From time to time, I leave the sanctity of my room with no view. I am always pleasantly surprised to discover that there is indeed a whole other world out there beyond my windowless walls. And in that world, nestled amongst the masses of people, are wonderful little places that catch my eye. The Alwyn Court Apartment building most certainly caught my eye last June.
The Alwyn Court Apartments have stood at the corner of Seventh Avenue and West 58th Street since 1909. The Original apartments were designed to have fourteen rooms and five bathrooms, though these were later subdivided during the Great Depression. Built in the French Renaissance style, it is covered in Gothic Terra cotta designs that includes dragons, urns, cameos and crowns. With many more intricate details, this facade drew praise from critics at the time it was unveiled.
With two apartments per floor, if you were lucky enough to be able to afford one of them in 1910, it would have cost you $10,000 a month. Unless you wanted the one duplex available! Being only one block off of Central Park, you would really have to think this was a steal of a deal. However, the president of the United Cigar Stores, Jacob Wertheim, moved into the duplex and so you wouldn't have had a chance. Another early tenant included one of the Steinways.
These little darlings to the left look sick to their stomach, as if they've eaten too much caviar!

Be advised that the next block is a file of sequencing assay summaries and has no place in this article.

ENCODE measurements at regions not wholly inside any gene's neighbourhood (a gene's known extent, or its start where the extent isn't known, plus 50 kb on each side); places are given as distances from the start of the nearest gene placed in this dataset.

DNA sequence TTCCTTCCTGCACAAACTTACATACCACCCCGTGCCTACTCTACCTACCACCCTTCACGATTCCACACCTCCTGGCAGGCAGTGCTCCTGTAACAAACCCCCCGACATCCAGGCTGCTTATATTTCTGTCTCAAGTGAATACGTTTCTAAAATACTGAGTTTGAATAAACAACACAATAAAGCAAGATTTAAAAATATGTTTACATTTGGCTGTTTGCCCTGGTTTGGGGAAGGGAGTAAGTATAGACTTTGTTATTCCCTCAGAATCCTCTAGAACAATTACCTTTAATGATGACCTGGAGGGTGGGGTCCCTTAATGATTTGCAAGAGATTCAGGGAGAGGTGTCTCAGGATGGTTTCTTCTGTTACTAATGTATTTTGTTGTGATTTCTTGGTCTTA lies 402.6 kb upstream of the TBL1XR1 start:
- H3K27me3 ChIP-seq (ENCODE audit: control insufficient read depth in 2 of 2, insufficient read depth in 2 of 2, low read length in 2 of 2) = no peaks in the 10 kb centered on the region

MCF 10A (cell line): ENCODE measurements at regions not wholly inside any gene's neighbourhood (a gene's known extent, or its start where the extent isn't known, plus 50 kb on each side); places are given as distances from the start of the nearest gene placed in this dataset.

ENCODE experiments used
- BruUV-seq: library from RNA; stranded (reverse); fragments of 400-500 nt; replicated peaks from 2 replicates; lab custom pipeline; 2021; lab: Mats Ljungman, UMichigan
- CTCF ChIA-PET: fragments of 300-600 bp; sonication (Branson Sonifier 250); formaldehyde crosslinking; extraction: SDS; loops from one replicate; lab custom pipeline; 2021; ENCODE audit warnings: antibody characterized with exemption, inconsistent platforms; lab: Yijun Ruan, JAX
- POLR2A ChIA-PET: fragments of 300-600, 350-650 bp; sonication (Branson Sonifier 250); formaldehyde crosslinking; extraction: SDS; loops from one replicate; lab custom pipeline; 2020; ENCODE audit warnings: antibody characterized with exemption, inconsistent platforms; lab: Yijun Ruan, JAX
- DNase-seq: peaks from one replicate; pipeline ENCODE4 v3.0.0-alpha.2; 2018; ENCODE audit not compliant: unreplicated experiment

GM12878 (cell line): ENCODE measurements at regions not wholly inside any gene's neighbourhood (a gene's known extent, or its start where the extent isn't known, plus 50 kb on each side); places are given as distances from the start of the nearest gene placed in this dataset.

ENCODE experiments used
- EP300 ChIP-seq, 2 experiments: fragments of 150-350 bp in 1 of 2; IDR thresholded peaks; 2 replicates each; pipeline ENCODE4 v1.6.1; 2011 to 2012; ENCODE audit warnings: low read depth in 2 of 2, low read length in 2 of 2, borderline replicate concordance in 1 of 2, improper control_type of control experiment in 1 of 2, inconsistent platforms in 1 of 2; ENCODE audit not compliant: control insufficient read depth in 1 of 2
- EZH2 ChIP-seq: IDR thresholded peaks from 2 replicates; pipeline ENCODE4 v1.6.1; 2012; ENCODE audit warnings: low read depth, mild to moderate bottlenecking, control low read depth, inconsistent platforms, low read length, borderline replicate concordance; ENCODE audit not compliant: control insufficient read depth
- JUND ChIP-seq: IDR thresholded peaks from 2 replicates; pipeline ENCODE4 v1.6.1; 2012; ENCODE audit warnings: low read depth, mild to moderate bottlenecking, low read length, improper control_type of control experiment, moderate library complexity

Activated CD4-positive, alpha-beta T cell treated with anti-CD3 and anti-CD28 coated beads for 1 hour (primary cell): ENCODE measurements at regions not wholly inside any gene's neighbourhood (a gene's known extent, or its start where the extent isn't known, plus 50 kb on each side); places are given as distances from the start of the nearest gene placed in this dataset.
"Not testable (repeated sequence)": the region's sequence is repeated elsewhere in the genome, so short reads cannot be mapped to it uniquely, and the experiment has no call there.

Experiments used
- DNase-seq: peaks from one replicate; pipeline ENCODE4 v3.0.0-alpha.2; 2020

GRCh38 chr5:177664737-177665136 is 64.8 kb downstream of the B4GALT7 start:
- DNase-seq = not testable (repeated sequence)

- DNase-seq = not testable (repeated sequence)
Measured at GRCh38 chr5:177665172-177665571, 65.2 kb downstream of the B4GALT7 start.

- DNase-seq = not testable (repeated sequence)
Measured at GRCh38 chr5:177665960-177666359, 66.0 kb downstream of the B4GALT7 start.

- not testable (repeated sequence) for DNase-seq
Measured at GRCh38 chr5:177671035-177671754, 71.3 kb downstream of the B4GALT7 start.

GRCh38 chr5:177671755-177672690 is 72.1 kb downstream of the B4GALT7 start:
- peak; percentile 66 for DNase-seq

A large fire raged through the building shortly after it opened, when only five apartments had been let. No one was injured, though the lack of fire safety design was highlighted at this time. Fully occupied for the next few decades, the Midtown area around it lost popularity and it was empty by the mid-thirties. Gutted, it was redesigned to have 75 apartments. No longer an address of elite businessmen, it was soon rented to capacity and began to turn a profit.
At this time, The Petrossian Restaurant occupies the first floor. With a French contemporary menu, you could fill yourself to bursting on their smoked fish, caviar and foie gras.
It is this kind of craftsmanship that is visible throughout the city, and I suspect, is largely ignored by the uncounted New Yorkers who stride along West 58th street and Seventh Avenue during their daily hustle. I was able to enjoy the magnificent view during a quiet summer morning, and have captured these images for you to enjoy as well.